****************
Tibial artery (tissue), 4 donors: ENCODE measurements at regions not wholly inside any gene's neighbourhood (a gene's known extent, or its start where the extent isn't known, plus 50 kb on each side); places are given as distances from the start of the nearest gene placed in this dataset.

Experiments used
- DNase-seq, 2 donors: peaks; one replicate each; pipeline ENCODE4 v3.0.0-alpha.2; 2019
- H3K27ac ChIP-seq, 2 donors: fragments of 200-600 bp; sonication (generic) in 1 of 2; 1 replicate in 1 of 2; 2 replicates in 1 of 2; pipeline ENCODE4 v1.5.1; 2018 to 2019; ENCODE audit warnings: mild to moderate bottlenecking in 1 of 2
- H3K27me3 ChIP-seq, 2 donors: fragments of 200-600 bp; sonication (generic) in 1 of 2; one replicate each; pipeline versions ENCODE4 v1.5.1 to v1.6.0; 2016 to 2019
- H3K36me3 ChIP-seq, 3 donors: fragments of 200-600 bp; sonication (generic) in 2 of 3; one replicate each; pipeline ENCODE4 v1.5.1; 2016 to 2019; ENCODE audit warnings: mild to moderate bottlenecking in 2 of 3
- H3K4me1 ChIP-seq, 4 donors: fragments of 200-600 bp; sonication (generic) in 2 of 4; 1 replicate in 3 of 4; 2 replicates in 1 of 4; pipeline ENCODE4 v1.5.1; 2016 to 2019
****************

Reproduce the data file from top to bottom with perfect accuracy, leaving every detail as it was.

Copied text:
Tibial artery (tissue), 4 donors: ENCODE measurements at regions not wholly inside any gene's neighbourhood (a gene's known extent, or its start where the extent isn't known, plus 50 kb on each side); places are given as distances from the start of the nearest gene placed in this dataset.

Experiments used
- DNase-seq, 2 donors: peaks; one replicate each; pipeline ENCODE4 v3.0.0-alpha.2; 2019
- H3K27ac ChIP-seq, 2 donors: fragments of 200-600 bp; sonication (generic) in 1 of 2; 1 replicate in 1 of 2; 2 replicates in 1 of 2; pipeline ENCODE4 v1.5.1; 2018 to 2019; ENCODE audit warnings: mild to moderate bottlenecking in 1 of 2
- H3K27me3 ChIP-seq, 2 donors: fragments of 200-600 bp; sonication (generic) in 1 of 2; one replicate each; pipeline versions ENCODE4 v1.5.1 to v1.6.0; 2016 to 2019
- H3K36me3 ChIP-seq, 3 donors: fragments of 200-600 bp; sonication (generic) in 2 of 3; one replicate each; pipeline ENCODE4 v1.5.1; 2016 to 2019; ENCODE audit warnings: mild to moderate bottlenecking in 2 of 3
- H3K4me1 ChIP-seq, 4 donors: fragments of 200-600 bp; sonication (generic) in 2 of 4; 1 replicate in 3 of 4; 2 replicates in 1 of 4; pipeline ENCODE4 v1.5.1; 2016 to 2019